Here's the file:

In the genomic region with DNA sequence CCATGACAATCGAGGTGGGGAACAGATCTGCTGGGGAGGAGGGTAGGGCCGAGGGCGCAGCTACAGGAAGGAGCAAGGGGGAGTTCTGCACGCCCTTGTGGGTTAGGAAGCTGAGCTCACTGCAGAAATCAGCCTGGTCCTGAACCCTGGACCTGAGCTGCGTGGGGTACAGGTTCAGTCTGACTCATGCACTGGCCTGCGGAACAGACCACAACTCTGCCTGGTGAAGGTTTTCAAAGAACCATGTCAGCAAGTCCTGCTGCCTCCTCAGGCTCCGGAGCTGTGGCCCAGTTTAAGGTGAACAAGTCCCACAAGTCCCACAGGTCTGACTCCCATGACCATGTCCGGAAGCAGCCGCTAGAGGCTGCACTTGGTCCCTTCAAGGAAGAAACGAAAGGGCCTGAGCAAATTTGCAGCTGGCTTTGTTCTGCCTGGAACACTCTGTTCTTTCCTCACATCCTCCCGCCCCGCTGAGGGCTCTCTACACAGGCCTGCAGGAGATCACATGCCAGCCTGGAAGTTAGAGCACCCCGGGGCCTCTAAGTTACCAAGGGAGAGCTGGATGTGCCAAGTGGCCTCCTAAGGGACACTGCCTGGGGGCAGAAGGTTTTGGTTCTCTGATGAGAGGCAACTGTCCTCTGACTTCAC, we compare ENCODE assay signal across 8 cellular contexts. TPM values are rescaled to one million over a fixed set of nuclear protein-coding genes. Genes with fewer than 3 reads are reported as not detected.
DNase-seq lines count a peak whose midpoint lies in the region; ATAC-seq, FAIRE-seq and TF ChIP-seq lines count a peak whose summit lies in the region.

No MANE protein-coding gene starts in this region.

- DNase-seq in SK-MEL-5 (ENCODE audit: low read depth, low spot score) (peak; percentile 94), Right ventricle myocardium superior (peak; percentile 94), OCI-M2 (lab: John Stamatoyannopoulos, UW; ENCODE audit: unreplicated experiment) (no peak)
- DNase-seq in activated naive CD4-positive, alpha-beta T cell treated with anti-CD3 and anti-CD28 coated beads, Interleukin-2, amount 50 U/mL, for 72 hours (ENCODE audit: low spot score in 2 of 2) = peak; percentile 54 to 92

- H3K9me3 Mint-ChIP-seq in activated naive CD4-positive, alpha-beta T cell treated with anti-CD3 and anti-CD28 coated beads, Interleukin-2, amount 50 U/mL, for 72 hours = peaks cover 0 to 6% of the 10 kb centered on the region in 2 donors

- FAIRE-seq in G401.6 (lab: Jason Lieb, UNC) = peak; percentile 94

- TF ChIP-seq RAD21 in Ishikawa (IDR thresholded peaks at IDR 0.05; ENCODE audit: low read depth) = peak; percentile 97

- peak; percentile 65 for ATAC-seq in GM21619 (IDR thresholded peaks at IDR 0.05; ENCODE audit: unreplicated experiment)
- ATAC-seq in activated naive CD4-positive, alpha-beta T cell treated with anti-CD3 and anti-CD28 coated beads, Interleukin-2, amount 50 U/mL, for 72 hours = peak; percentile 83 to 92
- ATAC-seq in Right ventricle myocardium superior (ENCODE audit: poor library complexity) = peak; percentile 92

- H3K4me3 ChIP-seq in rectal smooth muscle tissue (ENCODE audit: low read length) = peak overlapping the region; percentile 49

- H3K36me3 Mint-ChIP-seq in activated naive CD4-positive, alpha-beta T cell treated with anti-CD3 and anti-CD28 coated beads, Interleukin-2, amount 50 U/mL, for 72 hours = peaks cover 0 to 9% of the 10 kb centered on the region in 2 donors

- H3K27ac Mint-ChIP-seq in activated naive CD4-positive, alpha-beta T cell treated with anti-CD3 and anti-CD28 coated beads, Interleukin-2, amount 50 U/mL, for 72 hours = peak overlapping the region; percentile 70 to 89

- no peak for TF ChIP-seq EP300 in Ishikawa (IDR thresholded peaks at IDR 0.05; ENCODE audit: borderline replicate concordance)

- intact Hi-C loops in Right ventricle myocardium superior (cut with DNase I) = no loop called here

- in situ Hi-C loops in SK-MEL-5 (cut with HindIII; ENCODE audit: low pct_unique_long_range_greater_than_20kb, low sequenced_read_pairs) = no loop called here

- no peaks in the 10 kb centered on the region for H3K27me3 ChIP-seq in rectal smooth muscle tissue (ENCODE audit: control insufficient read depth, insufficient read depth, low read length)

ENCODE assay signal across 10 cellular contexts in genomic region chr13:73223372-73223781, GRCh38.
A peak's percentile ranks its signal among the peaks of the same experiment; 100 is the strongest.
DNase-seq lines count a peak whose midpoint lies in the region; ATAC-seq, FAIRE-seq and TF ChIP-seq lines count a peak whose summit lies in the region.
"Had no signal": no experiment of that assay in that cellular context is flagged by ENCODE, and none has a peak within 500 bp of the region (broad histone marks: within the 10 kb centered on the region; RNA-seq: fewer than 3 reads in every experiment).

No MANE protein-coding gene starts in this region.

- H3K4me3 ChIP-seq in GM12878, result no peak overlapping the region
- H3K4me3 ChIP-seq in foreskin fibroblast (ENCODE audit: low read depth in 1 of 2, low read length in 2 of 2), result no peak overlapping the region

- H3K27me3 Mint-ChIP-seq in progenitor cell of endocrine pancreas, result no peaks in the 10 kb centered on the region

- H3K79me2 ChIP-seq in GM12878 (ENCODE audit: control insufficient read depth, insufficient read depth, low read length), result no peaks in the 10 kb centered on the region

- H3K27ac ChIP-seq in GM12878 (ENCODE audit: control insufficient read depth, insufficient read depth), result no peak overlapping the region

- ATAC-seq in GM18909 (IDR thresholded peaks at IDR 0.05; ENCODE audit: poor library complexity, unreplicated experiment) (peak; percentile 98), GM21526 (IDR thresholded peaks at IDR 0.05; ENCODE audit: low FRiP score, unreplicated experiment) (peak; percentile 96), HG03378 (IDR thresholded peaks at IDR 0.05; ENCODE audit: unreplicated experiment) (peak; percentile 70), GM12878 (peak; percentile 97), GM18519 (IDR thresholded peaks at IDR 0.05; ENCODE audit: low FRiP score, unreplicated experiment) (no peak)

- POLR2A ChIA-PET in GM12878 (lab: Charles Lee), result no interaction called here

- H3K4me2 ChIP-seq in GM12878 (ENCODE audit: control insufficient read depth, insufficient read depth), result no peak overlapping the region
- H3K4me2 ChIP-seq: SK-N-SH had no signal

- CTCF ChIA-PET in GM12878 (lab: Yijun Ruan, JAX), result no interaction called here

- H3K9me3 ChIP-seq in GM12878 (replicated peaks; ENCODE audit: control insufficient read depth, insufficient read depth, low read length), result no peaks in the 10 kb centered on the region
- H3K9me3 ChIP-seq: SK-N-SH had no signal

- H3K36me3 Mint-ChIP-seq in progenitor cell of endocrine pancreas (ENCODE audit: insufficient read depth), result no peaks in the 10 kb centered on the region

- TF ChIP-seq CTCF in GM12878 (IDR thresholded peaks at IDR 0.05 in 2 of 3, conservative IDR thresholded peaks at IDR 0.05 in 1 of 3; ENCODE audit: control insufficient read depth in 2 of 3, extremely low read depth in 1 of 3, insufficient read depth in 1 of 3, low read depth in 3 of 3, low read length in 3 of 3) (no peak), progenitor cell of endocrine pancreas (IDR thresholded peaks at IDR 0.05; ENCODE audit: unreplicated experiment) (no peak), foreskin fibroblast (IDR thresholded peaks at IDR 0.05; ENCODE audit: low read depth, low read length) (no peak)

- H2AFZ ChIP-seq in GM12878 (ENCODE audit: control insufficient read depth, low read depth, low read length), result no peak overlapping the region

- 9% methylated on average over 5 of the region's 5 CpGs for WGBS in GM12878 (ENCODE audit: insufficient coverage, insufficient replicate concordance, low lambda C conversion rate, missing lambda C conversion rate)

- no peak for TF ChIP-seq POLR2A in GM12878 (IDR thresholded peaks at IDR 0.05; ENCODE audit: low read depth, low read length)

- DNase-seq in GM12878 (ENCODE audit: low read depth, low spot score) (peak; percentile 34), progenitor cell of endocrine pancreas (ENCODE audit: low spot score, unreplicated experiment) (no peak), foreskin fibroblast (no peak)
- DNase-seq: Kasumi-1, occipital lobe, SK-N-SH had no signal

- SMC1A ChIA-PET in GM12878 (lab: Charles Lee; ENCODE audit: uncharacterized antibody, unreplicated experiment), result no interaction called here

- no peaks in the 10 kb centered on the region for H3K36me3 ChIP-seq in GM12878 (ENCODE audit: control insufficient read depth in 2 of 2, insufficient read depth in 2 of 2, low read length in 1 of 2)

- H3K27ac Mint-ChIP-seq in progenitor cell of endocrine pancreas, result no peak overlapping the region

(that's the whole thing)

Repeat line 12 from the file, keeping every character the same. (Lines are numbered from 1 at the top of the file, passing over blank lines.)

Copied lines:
- H3K4me3 ChIP-seq in rectal smooth muscle tissue (ENCODE audit: low read length) = peak overlapping the region; percentile 49